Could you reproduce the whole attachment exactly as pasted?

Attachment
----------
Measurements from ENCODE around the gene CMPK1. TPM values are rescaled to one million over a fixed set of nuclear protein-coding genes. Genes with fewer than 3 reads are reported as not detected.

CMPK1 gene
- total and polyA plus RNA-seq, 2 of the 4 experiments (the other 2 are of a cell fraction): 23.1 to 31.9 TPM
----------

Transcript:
Measurements from ENCODE around the gene CMPK1. TPM values are rescaled to one million over a fixed set of nuclear protein-coding genes. Genes with fewer than 3 reads are reported as not detected.

CMPK1 gene
- total and polyA plus RNA-seq, 2 of the 4 experiments (the other 2 are of a cell fraction): 23.1 to 31.9 TPM